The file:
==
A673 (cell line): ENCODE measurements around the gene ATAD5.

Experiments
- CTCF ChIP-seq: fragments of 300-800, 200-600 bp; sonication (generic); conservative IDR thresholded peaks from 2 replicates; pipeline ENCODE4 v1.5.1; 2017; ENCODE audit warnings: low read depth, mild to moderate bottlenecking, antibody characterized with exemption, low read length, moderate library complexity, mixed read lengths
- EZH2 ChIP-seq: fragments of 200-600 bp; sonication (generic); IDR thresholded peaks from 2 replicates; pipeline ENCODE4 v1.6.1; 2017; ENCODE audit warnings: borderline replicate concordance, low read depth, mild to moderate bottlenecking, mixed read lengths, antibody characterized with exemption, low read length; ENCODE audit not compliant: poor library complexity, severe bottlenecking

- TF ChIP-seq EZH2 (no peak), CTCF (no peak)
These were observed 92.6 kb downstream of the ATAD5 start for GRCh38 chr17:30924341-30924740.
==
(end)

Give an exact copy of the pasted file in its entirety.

A673 (cell line): ENCODE measurements around the gene ATAD5.

Experiments
- CTCF ChIP-seq: fragments of 300-800, 200-600 bp; sonication (generic); conservative IDR thresholded peaks from 2 replicates; pipeline ENCODE4 v1.5.1; 2017; ENCODE audit warnings: low read depth, mild to moderate bottlenecking, antibody characterized with exemption, low read length, moderate library complexity, mixed read lengths
- EZH2 ChIP-seq: fragments of 200-600 bp; sonication (generic); IDR thresholded peaks from 2 replicates; pipeline ENCODE4 v1.6.1; 2017; ENCODE audit warnings: borderline replicate concordance, low read depth, mild to moderate bottlenecking, mixed read lengths, antibody characterized with exemption, low read length; ENCODE audit not compliant: poor library complexity, severe bottlenecking

- TF ChIP-seq EZH2 (no peak), CTCF (no peak)
These were observed 92.6 kb downstream of the ATAD5 start for GRCh38 chr17:30924341-30924740.